Implied Send


❌ Rejected. This idea can be quite productive, but it is not versatile (it rules out important use cases) and it is not supportive (it is confusing).

(FIXME: I think the principles aren't quite capturing the constriants here! We should adjust.)


Targets the bounding futures challenge.

The core idea of "implied Send" is to say that, by default at least, the future that results from an async fn must be Send if the Self type that implements the trait is Send.

In Chalk terms, you can think of this as a bound like

if (Implemented(Self: Send)) { 
    Implemented(Future: Send)

Mathematically, this can be read as Implemented(Self: Send) => Implemented(Future: Send). In other words, if you assume that Self: Send, then you can show that Future: Send.

Desugared semantics

If we extended the language with if bounds a la Chalk, then the desugared semantics of "implied send" would be something like this:

fn main() {
trait AsyncIterator {
    type Item;
    type NextFuture: Future<Output = Self::Item>
                   + if (Self: Send) { Send };

    fn next(&mut self) -> impl Self::NextFuture;

As a result, when you implement AsyncIterator, the compiler will check that your futures are Send if your input type is assumed to be Send.

What's great about this

The cool thing about this is that if you have a bound like T: AsyncIterator + Send, that automatically implies that any futures that may result from calling AsyncIterator methods will also be Send. Therefore, the background logging scenario works like this, which is perfect for a work stealing executor style.

fn main() {
async fn start_writing_logs(
    logs: impl AsyncIterator<Item = String> + Send + 'static
) {

What's not so great

Negative reasoning: Semver interactions, how to prove

In this proposal, when one implements an async trait for some concrete type, the compiler would presumably have to first check whether that type implements Send. If not, then it is ok if your futures do not implement Send. That kind of negative reasoning is actually quite tricky -- it has potential semver implications, for example -- although auto traits are more amenable to it than other things, since they already interact with semver in complex ways.

In fact, if we use the standard approach for proving implication goals, the setup would not work at all. The typical approach to proving an implication goal like P => Q is to assume P is true and then try to prove Q. But that would mean that we would just wind up assuming that the Self type is Send and trying to use that to prove the resulting Future is Send, not checking whether Self is Send to decide.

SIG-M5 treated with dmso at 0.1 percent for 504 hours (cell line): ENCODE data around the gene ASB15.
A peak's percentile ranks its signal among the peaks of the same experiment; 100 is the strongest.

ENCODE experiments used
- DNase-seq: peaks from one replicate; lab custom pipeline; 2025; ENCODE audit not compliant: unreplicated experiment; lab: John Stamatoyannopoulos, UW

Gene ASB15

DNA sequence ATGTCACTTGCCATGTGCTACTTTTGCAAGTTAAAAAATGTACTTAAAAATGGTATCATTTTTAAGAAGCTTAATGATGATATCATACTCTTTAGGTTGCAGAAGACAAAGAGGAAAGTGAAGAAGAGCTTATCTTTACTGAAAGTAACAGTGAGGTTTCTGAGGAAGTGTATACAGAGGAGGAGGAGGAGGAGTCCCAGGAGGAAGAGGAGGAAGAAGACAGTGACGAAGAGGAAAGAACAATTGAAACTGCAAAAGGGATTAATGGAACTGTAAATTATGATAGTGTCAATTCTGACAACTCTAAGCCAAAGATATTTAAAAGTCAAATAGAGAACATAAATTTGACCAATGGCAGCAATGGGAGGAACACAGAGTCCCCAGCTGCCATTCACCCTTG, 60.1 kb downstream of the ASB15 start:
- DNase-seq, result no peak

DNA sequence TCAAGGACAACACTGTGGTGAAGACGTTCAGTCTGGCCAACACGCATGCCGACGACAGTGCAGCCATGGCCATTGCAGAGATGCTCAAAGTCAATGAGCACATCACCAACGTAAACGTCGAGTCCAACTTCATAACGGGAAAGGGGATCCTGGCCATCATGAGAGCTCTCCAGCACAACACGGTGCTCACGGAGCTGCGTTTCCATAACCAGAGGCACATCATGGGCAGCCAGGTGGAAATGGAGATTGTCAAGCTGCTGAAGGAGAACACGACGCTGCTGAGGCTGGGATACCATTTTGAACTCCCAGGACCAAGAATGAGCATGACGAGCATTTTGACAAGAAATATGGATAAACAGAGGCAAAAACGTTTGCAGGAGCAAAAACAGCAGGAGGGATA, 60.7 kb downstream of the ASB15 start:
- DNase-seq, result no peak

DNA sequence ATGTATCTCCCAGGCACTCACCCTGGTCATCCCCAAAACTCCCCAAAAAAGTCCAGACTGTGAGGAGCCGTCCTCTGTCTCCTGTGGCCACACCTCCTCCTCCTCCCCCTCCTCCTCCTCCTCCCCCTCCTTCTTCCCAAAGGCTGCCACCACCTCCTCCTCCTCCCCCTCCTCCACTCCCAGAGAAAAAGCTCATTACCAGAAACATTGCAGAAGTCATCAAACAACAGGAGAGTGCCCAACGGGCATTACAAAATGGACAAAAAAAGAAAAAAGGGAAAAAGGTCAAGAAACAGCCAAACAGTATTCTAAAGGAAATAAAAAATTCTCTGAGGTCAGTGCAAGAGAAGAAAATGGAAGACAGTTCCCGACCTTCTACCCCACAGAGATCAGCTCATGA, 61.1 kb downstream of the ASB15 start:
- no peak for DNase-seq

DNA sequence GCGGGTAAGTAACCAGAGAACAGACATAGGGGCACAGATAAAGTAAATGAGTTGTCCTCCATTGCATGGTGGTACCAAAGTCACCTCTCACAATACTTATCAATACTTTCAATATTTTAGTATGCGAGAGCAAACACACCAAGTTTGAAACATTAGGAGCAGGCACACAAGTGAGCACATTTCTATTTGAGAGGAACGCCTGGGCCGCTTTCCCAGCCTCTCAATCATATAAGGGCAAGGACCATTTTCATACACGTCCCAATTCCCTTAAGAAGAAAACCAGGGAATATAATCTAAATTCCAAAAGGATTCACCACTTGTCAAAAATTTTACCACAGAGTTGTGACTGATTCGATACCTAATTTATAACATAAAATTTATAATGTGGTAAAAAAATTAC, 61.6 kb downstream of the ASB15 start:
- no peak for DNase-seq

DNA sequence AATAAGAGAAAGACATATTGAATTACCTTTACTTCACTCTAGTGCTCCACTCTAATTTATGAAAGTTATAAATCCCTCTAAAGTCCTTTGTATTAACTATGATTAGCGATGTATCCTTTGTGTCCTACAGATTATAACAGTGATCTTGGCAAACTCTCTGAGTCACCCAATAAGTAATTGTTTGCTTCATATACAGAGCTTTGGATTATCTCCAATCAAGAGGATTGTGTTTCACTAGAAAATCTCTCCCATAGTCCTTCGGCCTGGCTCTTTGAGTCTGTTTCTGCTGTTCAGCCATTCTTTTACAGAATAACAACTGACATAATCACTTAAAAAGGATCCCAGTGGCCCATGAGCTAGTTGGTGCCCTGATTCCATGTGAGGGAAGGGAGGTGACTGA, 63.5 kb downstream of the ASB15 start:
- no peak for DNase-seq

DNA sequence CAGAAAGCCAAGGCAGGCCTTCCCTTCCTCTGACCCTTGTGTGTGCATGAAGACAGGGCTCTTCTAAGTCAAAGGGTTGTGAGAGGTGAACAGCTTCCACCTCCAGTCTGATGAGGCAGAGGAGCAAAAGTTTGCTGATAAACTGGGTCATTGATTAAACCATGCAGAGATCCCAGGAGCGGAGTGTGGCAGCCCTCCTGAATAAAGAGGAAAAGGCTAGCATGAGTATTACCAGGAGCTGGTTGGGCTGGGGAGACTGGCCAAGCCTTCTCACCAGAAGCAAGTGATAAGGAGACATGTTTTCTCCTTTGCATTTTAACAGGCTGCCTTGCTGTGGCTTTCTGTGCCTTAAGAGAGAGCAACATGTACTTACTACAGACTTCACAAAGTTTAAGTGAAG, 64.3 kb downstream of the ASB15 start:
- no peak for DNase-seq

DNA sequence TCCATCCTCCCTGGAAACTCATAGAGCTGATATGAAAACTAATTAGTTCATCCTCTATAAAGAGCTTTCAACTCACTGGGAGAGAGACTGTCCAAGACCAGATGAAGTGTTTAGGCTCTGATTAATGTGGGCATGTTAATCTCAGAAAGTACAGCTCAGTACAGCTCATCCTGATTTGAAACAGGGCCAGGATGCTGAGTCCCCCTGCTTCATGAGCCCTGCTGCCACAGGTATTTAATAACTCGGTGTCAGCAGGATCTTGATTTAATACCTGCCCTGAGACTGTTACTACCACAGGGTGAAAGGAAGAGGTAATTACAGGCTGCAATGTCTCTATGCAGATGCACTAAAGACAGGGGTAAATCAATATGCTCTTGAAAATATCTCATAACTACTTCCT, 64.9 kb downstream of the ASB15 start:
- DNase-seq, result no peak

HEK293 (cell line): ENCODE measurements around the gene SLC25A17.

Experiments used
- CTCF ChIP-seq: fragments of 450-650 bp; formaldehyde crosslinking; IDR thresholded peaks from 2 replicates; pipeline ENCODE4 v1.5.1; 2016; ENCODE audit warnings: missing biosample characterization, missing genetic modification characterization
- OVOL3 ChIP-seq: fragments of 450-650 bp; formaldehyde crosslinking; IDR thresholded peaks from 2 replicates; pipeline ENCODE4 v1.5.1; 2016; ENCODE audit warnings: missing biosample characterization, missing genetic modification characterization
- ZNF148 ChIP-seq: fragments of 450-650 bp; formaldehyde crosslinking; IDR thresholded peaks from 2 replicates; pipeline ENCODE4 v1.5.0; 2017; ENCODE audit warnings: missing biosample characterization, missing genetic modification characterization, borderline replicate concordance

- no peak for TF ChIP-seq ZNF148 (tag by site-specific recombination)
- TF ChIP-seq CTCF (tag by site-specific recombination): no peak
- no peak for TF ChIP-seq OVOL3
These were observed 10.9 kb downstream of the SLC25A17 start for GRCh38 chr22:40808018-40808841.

Not analogous to async fn outside of traits

With inherent async functions, we don't check whether the resulting future is Send right away. Instead, we remember what state it has access to, and then if there is some part of the code that requires a future to be Send, we check then.

But this "implied send" approach is different: the trait is effectively declaring up front that async functions must be send (if the Self is send, at least), and so you wind up with errors at the impl. This is true regardless of whether the future ever winds up being used in a spawn.

The concern here is not precisely that the result is too strict (that's covered in the next bullet), but rather that it will be surprising behavior for people. They'll have a hard time understanding why they get errors about Send in some cases but not others.

Stricter than is required for non-work-stealing executor styles

Building on the previous point, this approach can be stricter than what is required when not using a work stealing executor style.

As an example, consider a case where you are coding in a thread-local setting, and you have a struct like the following

fn main() {
struct MyCustomIterator {
    start_index: u32

Now you try to implement AsyncIterator. You know your code is thread-local, so you decide to use some Rc data in the process:

fn main() {
impl AsyncIterator for MyCustomIterator {
    async fn read(&mut self, buf: &mut [u8]) -> io::Result<usize> {
        let ssh_key = Rc::new(vec![....]);

But now you get a compilation error:

error: `read` must be `Send`, since `MyCustomIterator` is `Send`